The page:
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Football focus of current construction


Murphy Takes 5 is a monthly column written by President and CEO Mark Murphy. On the first Saturday of every month, Mark will write about a topic of interest to Packers fans and the organization, and then answer five fan questions. Fans are encouraged to email Mark with their name and hometown at:

For the last three years, cranes have been a constant sight at Lambeau Field. The initial phase of work was all in the stadium, and was driven by our desire to improve the fan experience. In 2011, we added a new sound system. Last year, we added two new HD video boards, the Bellin Health Gate and the North Loft. This year, we added 7,000 new seats in the South End Zone and opened the Shopko Gate. Over the next two years, we will finalize the overall project with a major renovation of the Atrium. Again, the main goal of the Atrium renovation is to improve the experience of our fans when they visit Lambeau Field. The Atrium renovation will include a new gate on the east side of the Atrium (with direct access to the Atrium floor by an escalator), a new Pro Shop twice the size of the current one (all on one floor on the lower level), a new Hall of Fame located in the back of the Atrium and on the second floor, and a new restaurant located in the current Pro Shop location.

With the addition of the new gate on the east side of the Atrium, we were forced to move a number of our football facilities. The new east gate will be located where the current entrance is located. As a result, we will move the players' parking lot, the players' entrance and the team dining area. The first step to accommodate these areas was to expand the steps at the Oneida Nation Gate. The team dining area, as well as the player development area and the player lounge, will be located under the steps.

The move of these football facilities presented us with a chance to improve the facilities. We also decided to use the renovation as an opportunity to move and improve other football facilities. The new team dining area will be considerably larger than the old area and will be large enough to host our postgame receptions for players and their families.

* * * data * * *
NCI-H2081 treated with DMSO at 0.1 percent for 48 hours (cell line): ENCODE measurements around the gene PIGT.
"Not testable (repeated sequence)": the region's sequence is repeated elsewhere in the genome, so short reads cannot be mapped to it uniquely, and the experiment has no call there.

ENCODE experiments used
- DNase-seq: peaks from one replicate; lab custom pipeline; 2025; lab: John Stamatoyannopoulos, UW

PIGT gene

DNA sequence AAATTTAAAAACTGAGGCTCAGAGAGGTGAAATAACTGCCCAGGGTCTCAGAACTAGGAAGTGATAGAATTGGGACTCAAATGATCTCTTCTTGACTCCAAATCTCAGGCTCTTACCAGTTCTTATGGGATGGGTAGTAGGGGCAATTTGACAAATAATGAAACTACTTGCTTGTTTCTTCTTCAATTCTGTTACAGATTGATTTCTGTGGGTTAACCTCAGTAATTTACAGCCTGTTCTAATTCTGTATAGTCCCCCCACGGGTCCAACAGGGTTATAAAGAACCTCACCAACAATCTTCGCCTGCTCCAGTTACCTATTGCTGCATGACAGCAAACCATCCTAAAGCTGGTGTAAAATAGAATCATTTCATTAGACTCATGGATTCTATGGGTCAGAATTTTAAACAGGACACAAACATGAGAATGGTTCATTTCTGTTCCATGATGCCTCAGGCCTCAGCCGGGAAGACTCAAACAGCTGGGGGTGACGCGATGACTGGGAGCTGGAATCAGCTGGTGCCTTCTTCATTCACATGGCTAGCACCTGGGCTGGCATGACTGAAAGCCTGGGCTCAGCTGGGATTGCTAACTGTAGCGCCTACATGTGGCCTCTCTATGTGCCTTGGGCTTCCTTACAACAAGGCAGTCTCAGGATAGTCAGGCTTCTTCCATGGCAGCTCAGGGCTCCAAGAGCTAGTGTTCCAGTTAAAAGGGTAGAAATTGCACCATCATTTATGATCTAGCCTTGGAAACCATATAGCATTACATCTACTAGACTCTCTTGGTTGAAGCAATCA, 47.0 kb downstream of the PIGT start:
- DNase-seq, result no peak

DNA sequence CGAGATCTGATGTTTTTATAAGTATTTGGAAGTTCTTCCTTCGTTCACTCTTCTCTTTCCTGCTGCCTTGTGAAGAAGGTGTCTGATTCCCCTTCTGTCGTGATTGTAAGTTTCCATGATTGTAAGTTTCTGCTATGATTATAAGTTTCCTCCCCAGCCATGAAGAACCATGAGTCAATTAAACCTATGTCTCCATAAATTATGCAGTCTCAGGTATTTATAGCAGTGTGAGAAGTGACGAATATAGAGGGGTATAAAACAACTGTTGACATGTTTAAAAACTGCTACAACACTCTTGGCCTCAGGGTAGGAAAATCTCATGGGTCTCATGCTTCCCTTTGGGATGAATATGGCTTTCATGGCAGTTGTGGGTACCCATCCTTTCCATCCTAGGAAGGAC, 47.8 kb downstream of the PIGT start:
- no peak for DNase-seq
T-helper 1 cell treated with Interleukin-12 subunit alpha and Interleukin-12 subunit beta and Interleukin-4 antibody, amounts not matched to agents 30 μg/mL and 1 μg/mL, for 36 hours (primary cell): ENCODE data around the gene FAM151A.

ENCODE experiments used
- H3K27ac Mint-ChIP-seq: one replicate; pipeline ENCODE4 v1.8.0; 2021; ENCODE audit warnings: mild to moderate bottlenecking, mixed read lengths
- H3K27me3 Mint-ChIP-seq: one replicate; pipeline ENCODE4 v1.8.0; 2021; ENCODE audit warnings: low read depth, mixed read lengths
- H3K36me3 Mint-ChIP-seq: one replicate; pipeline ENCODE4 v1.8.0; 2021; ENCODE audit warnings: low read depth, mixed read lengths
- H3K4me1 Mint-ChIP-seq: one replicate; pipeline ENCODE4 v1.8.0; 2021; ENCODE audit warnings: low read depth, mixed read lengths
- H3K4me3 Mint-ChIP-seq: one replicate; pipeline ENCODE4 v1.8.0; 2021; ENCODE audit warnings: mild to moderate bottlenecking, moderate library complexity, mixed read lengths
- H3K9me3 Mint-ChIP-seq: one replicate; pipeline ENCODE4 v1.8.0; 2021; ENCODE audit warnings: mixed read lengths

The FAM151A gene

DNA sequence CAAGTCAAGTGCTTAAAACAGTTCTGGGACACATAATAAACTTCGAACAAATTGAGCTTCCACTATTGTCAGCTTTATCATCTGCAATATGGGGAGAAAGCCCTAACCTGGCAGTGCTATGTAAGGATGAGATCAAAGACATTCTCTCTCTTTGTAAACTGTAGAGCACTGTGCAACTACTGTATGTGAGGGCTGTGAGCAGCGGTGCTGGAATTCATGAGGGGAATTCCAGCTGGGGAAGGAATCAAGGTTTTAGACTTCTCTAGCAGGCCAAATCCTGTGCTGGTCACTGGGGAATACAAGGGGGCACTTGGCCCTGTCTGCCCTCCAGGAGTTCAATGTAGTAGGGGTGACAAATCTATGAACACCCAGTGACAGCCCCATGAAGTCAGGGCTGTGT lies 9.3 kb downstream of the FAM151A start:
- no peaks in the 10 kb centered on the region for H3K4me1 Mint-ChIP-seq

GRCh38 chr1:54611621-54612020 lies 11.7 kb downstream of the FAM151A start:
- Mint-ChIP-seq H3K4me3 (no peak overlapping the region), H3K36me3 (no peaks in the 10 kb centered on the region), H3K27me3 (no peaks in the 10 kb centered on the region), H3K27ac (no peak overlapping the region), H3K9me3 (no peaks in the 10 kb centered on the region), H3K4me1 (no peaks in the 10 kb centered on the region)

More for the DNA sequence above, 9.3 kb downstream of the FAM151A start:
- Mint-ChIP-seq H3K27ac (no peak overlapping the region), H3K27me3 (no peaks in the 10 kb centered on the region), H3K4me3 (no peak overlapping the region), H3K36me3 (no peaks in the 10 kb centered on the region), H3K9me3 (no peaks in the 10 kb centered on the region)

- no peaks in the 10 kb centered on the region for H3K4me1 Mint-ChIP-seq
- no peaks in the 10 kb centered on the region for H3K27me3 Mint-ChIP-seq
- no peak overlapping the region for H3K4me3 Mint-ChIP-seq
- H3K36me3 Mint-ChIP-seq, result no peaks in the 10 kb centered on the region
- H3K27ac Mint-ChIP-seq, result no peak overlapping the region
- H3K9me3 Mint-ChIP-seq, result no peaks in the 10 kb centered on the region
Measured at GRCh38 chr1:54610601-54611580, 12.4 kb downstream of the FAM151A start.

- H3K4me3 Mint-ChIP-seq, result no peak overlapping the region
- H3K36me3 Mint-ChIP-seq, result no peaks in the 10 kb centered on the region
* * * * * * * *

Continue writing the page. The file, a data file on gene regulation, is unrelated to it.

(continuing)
The improved facilities include a new weight room, with more space, no columns and higher ceilings. We're very excited about the impact of a new Conditioning, Rehabilitation and Instructional Center ("CRIC"). The CRIC will have an artificial FieldTurf surface and have a marked 35-yard field. We think a facility like the CRIC will help us better prepare our players for the season. Technology will be a big part of the new facilities. Most of the new facilities, including the weight room and the CRIC, will feature improved and updated technology. Also, the CRIC is designed so that it can be easily expanded to become our new indoor practice facility when, in the future, the Hutson Center needs to be replaced.

We had hoped to move into the new facilities during the bye week. Unfortunately, the League didn't help us in this regard, by giving us a bye in Week 4. We tried to have all the work done by the bye, but it just wasn't feasible. Instead, the team will move into the new areas later in the season.

I'm really excited about the impact of these new facilities. We currently have facilities that are among the best in the League, but these new facilities should take us to a whole new level. We also want to continue to improve the stadium and our facilities, and leave the organization in better shape than we found it. Most importantly, these new facilities also will help us continue to field championship-caliber teams.